The EU's anti-trust authority on Thursday approved US semiconductor maker Qualcomm's $47-billion purchase of Dutch rival NXP, the biggest ever in the sector.
The European Commission said it had given the go-ahead to the transaction after an "in-depth investigation", but subject to conditions.
The deal announced is aimed at extending Qualcomm's dominance in powering smartphones and extending its footprint into the "internet of things"—everyday objects connected to the web.
The EU, under the authority of Competition Commissioner Margrethe Vestager, opened the probe in June due to concerns that the deal would affect competition and lead to higher prices for consumers.
"We use our smartphones for many different things and now also more and more as mobile wallets, to pay for public transport or make other secure payments," Vestager said in a statement.
"With this decision, we ensure that Qualcomm's takeover of NXP will not prevent consumers from continuing to enjoy the benefits of these innovative technologies at competitive prices," she said.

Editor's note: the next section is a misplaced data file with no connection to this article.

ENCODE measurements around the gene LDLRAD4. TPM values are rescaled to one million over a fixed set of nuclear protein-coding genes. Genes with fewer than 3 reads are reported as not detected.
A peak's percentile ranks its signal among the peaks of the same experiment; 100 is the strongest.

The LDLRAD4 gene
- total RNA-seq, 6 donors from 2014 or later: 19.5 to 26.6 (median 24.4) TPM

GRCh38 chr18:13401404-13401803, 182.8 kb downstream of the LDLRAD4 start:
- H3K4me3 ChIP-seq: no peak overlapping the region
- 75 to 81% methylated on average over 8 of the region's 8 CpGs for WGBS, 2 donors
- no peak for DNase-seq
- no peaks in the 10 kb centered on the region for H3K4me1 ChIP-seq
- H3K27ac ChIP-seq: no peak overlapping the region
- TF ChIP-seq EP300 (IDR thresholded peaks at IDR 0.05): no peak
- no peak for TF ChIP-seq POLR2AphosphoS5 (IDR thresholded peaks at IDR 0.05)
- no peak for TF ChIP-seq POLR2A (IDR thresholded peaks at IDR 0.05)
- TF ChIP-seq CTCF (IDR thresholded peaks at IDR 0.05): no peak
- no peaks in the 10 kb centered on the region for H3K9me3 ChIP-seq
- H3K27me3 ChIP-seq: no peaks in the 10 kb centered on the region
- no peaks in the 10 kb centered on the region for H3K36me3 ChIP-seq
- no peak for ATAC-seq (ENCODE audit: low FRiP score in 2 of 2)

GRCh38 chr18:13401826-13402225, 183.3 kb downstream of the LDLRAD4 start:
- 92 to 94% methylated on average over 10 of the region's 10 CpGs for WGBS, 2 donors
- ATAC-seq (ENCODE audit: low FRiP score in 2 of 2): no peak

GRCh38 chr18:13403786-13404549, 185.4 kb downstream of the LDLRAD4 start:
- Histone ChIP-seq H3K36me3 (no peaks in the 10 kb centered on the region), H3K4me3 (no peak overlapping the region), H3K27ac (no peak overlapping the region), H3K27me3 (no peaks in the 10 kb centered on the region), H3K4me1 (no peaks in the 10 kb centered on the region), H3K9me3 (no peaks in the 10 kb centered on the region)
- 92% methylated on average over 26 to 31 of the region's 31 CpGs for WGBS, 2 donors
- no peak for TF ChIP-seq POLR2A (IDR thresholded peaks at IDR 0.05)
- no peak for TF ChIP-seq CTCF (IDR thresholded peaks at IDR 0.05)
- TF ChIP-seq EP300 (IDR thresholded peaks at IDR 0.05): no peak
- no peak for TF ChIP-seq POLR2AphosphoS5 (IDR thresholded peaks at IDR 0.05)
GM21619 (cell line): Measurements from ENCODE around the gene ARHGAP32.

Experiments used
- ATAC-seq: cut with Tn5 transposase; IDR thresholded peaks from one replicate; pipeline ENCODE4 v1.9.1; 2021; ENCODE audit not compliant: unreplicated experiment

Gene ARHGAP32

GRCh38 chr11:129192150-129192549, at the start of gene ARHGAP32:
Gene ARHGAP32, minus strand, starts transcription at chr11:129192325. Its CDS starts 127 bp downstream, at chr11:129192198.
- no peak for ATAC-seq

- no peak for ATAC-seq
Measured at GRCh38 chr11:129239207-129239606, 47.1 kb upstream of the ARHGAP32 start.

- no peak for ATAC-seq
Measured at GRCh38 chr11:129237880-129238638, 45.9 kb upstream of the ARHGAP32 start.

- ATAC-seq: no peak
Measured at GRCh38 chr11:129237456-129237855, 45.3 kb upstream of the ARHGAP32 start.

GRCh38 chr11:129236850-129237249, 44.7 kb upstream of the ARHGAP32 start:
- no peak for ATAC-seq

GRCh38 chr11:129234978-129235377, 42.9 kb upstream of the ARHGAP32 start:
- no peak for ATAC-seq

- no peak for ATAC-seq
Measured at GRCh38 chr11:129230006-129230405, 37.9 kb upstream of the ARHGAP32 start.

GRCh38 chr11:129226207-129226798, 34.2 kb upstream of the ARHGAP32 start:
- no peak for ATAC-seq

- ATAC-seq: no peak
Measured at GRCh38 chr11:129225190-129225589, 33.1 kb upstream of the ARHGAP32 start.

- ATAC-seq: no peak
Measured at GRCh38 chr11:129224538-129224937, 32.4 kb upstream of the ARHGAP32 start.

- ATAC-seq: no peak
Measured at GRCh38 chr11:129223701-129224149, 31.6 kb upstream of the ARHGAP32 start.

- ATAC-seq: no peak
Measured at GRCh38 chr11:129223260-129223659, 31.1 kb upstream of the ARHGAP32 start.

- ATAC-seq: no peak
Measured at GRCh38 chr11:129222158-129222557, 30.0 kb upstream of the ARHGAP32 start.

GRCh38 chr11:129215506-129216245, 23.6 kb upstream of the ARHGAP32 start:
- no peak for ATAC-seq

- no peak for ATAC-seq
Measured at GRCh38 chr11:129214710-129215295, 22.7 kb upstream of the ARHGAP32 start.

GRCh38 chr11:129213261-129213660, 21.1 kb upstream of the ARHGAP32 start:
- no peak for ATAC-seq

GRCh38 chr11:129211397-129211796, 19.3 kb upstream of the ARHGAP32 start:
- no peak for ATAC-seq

Qualcomm said it was "pleased" that the European Commission had approved the buyout, adding that the deal also got the green light from authorities in South Korea, leaving only China outstanding.
"Acquiring NXP is complementary to Qualcomm's global portfolio, providing tremendous scale in automotive, IoT, security and networking," said Qualcomm CEO Steve Mollenkopf.
"We are optimistic that China will expeditiously grant its clearance," he added.
The Commission is responsible for carrying out investigations to uphold free and fair competition in the 28-nation bloc's single market.
The deal, the largest ever in the semiconductor market, was designed to boost the US company amid falling mobile phone sales and stiff market competition.
Based in the Dutch town of Eindhoven, NXP is a leading maker of chips for the auto industry, as well as for contactless payment systems.
A former division of the Dutch electronics giant Philips, it became independent in 2006.
To win the EU's approval, Qualcomm committed to exclude certain patents from the transaction and ensure that NXP continues to license them to third parties as before.
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